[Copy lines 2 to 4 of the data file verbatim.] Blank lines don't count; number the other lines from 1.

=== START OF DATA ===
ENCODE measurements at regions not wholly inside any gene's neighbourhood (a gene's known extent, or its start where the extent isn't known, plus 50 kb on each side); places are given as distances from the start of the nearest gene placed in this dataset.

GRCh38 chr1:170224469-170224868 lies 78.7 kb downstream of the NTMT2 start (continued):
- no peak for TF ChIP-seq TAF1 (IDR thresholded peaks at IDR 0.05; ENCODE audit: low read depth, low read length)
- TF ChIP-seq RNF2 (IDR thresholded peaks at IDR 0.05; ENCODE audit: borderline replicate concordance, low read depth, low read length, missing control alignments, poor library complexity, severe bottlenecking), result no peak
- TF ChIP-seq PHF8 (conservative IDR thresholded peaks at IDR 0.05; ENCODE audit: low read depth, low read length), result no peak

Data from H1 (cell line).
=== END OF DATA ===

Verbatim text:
GRCh38 chr1:170224469-170224868 lies 78.7 kb downstream of the NTMT2 start (continued):
- no peak for TF ChIP-seq TAF1 (IDR thresholded peaks at IDR 0.05; ENCODE audit: low read depth, low read length)
- TF ChIP-seq RNF2 (IDR thresholded peaks at IDR 0.05; ENCODE audit: borderline replicate concordance, low read depth, low read length, missing control alignments, poor library complexity, severe bottlenecking), result no peak